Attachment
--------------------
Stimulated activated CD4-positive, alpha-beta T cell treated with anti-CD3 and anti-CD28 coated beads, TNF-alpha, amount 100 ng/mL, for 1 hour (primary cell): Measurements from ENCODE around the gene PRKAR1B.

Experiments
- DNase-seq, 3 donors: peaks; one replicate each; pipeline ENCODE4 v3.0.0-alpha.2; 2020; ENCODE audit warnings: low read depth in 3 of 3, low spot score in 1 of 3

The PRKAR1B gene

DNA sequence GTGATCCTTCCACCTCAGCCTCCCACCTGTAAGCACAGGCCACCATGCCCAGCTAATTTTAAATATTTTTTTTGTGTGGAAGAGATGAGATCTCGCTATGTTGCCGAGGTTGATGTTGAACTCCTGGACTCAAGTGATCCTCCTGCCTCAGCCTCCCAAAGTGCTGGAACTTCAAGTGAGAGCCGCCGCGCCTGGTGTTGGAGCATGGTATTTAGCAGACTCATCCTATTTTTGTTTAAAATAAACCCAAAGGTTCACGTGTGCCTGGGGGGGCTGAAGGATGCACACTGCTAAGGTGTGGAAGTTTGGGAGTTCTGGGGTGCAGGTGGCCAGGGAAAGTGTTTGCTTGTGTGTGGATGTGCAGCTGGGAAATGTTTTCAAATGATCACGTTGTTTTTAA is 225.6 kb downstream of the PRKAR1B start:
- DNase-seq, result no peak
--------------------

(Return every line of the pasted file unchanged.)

Stimulated activated CD4-positive, alpha-beta T cell treated with anti-CD3 and anti-CD28 coated beads, TNF-alpha, amount 100 ng/mL, for 1 hour (primary cell): Measurements from ENCODE around the gene PRKAR1B.

Experiments
- DNase-seq, 3 donors: peaks; one replicate each; pipeline ENCODE4 v3.0.0-alpha.2; 2020; ENCODE audit warnings: low read depth in 3 of 3, low spot score in 1 of 3

The PRKAR1B gene

DNA sequence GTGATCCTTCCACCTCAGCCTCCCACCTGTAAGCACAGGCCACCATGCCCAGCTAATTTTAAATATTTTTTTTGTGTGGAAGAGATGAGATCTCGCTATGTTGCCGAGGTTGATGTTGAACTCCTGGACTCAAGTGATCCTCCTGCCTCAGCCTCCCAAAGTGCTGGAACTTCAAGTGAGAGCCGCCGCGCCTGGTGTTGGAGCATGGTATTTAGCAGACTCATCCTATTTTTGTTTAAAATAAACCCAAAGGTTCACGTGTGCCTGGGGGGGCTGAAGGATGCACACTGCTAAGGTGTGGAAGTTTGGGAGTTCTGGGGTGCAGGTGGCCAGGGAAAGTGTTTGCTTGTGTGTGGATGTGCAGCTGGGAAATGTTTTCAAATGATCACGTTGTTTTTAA is 225.6 kb downstream of the PRKAR1B start:
- DNase-seq, result no peak